Another Wisconsin viewer really gave me a hard time. The phone at my desk rang and I picked up the receiver. I barely got out my “air name” when he started yelling. Again I had to hold the phone 6 inches from my ear to prevent blowing out my right eardrum. Since he kept repeating himself I finally figured out what he was yelling about. The night before I said the airport reported 1.5 inches of rain while the rain gage on his farm recorded 4 inches of rain. He kept yelling at me that it was impossible. Each time he’d get to the end of his rant I would explain that rain doesn’t fall out of clouds like a garden hose. His neighbor next door can get much more or much rain than he recorded. Plus more rain clouds could have moved over the airpoprt than his house. Again he yelled his point of view back at me. This went on for what seemed like forever, actually about 10 minutes, when I asked him a question.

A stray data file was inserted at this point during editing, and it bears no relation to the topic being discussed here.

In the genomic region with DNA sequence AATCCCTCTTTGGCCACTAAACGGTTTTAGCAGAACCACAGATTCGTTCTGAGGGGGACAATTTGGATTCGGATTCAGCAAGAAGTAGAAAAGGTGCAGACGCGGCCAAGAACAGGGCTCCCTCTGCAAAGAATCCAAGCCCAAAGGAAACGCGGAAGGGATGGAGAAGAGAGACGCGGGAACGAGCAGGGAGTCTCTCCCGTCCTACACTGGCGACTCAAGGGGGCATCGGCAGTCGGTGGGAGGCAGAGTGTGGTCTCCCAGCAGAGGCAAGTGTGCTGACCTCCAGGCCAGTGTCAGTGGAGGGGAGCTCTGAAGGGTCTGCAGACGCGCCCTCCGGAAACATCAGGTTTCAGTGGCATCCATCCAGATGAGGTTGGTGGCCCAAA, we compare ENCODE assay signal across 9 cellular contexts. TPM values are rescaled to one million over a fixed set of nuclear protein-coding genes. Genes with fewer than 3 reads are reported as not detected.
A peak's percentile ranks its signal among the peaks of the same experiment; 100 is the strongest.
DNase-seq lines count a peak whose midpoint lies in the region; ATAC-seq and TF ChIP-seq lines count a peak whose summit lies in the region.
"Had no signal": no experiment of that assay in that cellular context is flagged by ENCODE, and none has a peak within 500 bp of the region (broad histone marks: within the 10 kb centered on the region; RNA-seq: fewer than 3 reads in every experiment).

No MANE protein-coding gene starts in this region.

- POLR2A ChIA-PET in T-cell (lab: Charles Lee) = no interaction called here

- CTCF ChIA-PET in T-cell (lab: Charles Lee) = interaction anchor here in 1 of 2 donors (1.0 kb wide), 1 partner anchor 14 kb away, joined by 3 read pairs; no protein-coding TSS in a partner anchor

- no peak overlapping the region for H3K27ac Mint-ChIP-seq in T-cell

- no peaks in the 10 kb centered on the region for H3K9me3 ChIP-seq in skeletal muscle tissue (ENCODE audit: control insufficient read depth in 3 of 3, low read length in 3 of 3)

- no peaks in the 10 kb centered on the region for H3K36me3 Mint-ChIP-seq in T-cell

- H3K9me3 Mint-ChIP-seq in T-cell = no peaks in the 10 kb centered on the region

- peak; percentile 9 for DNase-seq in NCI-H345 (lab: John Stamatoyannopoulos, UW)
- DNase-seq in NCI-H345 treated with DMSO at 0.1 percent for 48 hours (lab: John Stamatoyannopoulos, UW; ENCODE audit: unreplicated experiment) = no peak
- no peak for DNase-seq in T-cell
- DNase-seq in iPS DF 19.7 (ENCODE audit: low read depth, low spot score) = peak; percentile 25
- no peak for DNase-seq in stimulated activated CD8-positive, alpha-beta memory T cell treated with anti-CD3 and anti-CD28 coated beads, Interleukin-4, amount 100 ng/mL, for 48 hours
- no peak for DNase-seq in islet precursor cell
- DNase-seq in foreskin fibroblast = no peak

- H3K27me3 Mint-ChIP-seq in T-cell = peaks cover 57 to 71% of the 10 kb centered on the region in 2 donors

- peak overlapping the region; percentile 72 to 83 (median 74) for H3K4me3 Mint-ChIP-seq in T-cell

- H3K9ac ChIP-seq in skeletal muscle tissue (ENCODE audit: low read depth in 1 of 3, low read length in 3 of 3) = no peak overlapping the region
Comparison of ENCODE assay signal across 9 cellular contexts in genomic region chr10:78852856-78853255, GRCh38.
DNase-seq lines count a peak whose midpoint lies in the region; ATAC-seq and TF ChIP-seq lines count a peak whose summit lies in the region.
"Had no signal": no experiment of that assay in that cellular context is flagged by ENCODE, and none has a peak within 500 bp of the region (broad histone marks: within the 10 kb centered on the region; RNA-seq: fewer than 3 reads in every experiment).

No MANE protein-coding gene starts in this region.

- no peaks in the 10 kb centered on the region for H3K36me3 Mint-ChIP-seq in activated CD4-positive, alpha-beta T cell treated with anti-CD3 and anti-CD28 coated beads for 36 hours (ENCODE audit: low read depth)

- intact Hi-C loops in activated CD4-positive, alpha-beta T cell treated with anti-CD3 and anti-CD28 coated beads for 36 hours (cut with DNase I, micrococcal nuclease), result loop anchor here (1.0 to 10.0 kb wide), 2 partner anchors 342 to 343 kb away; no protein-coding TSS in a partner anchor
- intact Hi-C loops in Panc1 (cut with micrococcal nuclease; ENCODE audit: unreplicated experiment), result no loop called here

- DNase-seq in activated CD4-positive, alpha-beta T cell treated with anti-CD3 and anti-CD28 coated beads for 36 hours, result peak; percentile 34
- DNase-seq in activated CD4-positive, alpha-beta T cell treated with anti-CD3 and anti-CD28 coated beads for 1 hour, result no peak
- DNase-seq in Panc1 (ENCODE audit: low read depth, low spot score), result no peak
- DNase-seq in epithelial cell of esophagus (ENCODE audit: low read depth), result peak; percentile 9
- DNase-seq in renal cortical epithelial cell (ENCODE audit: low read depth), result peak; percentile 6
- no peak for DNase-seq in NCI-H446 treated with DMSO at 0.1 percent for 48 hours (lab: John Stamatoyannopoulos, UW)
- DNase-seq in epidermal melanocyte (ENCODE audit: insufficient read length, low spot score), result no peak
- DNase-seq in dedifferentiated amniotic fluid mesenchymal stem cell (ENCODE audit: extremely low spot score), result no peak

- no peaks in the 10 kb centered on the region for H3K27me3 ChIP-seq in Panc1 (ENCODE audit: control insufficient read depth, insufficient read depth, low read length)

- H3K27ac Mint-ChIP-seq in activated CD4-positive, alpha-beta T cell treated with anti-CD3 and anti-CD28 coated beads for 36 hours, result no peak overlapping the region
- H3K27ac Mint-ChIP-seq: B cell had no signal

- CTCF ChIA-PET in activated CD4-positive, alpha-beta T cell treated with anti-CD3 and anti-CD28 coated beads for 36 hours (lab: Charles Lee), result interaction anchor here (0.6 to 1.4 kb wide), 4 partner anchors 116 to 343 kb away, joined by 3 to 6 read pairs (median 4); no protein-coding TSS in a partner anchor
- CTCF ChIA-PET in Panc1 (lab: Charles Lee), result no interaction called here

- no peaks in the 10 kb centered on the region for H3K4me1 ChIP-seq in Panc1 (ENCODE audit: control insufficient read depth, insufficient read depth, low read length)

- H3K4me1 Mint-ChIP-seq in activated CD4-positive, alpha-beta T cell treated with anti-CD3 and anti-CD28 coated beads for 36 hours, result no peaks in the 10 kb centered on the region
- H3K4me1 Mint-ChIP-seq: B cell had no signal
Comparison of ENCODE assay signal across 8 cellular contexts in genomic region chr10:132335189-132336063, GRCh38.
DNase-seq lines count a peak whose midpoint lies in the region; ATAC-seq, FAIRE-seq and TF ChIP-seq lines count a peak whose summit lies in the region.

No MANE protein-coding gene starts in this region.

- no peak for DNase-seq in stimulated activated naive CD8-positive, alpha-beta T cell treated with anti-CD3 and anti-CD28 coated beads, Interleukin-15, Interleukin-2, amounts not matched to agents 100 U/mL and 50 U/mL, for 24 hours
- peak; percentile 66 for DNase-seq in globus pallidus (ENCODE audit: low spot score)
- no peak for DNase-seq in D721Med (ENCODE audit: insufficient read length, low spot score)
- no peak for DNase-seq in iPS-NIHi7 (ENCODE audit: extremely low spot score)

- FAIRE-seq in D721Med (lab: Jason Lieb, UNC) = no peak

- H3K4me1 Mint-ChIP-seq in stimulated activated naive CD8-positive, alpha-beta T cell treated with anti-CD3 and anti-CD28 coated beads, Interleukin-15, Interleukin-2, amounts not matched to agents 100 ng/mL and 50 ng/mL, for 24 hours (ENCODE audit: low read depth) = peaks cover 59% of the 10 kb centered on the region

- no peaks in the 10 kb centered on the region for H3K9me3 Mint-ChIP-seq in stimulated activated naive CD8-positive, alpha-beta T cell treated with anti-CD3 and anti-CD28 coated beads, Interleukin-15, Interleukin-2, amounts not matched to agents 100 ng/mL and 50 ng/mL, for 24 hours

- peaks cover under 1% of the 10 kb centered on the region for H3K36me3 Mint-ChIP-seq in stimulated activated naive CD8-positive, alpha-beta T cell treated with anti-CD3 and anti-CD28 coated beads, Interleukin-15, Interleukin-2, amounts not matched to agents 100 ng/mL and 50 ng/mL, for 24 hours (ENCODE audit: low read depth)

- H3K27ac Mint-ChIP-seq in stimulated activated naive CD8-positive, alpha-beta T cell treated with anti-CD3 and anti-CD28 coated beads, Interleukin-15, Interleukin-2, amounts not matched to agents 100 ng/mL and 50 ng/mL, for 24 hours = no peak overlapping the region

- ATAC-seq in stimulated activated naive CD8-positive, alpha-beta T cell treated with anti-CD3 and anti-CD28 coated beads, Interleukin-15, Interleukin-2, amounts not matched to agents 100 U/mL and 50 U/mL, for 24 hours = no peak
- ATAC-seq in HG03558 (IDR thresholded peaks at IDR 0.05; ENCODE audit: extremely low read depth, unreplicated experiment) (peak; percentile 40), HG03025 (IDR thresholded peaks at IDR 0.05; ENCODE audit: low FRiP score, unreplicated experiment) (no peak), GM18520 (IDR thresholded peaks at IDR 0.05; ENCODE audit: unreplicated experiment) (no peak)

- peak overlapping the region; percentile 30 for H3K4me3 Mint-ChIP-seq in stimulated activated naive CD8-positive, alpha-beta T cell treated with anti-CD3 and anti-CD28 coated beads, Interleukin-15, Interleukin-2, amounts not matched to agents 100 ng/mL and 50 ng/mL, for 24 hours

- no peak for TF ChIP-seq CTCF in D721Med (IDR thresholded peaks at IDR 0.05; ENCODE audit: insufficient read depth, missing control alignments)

Television Set From 1970s Bottom Large Dial With Numbers Is Channel Selector | www.koreaittimes.com
Television Set From 1970s
Bottom Large Dial With Numbers Is Channel Selector | www.koreaittimes.com